O’Rourke junior closes in on his old man’s job, a muscular architect dreams of forbidden love with a lady lawyer and a contractor turns its site office into an art gallery

Farrell’s dome

Some would argue that Sir Terry Farrell has never known quite how to brand himself and his work, but that all changed this week. The great man was unveiling the latest stage of his plans for the Thames Gateway at an event in the City, and all was going well until he and his accomplices took the stage to answer questions. Farrell was curious about a cluster of people in the middle of the room who developed the giggles for no apparent reason. Taking pity on the architect, someone pointed out to him that he had sat in front of the screen – and had managed to position himself so that the word “visionary” was emblazoned directly across his forehead. Talk about self-promotion …

The O’Rourke lad

I hear that a few eyebrows have been raised at Laing O’Rourke after the rapid promotion of Cathal O’Rourke, the son of Ray. He had been working as a section manager on the Heathrow Terminal 5 site until recently when he was made an operations director. Could it be that Cathal is being groomed to eventually take over if Ray ever decides to call it a day?

Making the most of your retirement

If any of your colleagues make excuses about being overworked, just point them to the example of James Nisbet, the 86-year-old QS who was one of the 40 inductees to Building’s Hall of Fame last month. Apparently, if any partners at the firm he founded are a bit overstretched he pops on a train to London and does the work for them. Now that’s dedication.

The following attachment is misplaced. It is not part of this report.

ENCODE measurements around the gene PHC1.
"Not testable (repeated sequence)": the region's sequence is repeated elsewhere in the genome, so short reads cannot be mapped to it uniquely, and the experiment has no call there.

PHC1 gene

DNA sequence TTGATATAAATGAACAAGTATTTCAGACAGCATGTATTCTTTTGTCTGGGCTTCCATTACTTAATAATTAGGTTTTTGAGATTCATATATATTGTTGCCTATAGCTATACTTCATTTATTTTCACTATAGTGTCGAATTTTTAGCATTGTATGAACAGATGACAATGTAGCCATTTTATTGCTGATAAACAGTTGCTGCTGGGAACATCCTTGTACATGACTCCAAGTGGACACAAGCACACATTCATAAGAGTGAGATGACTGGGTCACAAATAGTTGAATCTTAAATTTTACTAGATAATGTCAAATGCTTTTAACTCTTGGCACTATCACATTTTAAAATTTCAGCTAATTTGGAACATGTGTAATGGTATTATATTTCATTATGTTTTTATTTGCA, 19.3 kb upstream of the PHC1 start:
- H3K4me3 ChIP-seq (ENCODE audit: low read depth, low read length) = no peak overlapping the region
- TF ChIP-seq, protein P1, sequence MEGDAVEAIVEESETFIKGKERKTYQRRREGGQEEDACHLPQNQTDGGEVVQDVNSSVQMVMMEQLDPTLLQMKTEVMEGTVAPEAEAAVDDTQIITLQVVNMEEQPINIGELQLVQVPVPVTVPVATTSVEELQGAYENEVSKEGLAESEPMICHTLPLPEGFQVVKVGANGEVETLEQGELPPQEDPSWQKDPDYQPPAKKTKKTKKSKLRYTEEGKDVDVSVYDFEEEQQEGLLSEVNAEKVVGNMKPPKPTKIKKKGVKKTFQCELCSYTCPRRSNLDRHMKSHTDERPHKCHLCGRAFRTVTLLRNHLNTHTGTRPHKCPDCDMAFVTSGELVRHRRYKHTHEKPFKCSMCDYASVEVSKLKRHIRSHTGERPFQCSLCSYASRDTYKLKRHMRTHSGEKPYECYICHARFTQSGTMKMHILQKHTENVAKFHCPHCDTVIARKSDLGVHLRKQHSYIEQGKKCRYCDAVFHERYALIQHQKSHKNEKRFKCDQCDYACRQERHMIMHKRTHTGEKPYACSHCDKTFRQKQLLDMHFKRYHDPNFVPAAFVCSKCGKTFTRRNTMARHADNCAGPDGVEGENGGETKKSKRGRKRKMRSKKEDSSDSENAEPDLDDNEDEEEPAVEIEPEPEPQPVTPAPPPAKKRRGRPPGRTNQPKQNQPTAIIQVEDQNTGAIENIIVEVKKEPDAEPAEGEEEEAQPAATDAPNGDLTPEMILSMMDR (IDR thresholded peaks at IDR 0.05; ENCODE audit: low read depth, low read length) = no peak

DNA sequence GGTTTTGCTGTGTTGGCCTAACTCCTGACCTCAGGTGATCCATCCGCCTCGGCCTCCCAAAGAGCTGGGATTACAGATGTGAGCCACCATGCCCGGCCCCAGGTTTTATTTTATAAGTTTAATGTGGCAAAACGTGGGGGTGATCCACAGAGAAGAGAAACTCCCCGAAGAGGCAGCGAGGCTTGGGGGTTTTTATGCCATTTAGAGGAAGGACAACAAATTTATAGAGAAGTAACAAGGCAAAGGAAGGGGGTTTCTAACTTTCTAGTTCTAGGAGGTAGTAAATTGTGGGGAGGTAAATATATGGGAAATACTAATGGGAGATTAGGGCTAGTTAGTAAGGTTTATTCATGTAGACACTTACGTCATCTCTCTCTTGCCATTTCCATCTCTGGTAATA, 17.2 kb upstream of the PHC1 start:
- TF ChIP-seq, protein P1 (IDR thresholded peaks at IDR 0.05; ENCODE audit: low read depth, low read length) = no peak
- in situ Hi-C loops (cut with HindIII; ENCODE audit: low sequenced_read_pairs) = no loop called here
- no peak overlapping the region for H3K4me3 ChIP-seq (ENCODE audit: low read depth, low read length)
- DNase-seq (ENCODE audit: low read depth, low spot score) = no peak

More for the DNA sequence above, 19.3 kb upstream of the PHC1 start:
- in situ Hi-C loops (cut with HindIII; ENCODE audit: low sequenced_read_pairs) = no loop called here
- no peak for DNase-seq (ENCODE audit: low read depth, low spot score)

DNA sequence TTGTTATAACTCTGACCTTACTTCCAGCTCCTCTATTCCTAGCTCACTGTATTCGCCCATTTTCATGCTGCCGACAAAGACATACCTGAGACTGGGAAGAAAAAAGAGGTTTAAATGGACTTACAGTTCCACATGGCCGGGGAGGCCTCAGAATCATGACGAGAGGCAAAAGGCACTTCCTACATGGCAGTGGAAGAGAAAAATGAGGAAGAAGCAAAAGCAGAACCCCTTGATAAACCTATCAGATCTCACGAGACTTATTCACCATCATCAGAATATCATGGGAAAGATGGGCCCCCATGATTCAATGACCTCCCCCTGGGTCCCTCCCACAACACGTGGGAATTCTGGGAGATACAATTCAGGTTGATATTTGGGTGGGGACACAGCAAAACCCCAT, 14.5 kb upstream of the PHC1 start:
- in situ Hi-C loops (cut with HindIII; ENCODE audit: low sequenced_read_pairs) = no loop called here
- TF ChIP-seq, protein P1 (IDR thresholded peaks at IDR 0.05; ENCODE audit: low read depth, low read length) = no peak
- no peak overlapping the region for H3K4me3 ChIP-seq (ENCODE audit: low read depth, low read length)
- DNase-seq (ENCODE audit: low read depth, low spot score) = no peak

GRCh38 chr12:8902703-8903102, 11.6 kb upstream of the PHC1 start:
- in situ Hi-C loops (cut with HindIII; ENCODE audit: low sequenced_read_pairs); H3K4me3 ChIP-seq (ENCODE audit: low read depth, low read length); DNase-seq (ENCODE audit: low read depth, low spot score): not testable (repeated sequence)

Committed to canvas

Committed to canvas

Builders working for Wellingborough council on a leisure centre development have found themselves the unlikely muse of a budding watercolourist living opposite. The elderly gentleman has been documenting the project’s progress and has presented the contractors with a dozen landscapes of the site, now displayed on the walls of the site office. Critics of the show believe the highlight to be a raw emotional rendering of an angry builder kicking his cement mixer. Artists can find beauty in the strangest places.

  • Take a look at the work of the Wellingborough Whistler at www.building.co.uk/wellingborough
  • Illustration by Scott Garrett

    Canapés and catsuits

    Aukett Fitzroy Robinson’s summer bash in Regent’s Park last Tuesday won my award for the most delicious canapés – and the most unnerving entertainment. Young girls in sparkly lilac catsuits, masks and ribbons, peered cavorted among the guests in an attempt to distract them from overly serious conversations. It was certainty effective, but I fear they many guests were so distracted that they were unable to hold any conversations at all ...

    Love in the legal pages

    It would seem the recent makeover to our legal columns is a hit with readers. Following the first publication of Building in its new format last month Helen Garthwaite, a partner at Taylor Wessing, received enthusiastic praise from an admiring architect. His breathless letter explained that her new portrait was so captivating he was unable to concentrate on her article. He went on to describe his admiration for dark, eloquent women (particularly those in the legal profession), and elaborated on his single status, muscular torso and powerful motorbike – a photo was helpfully attached. Perhaps a lonely-hearts column would be a popular addition to the new-look legal pages?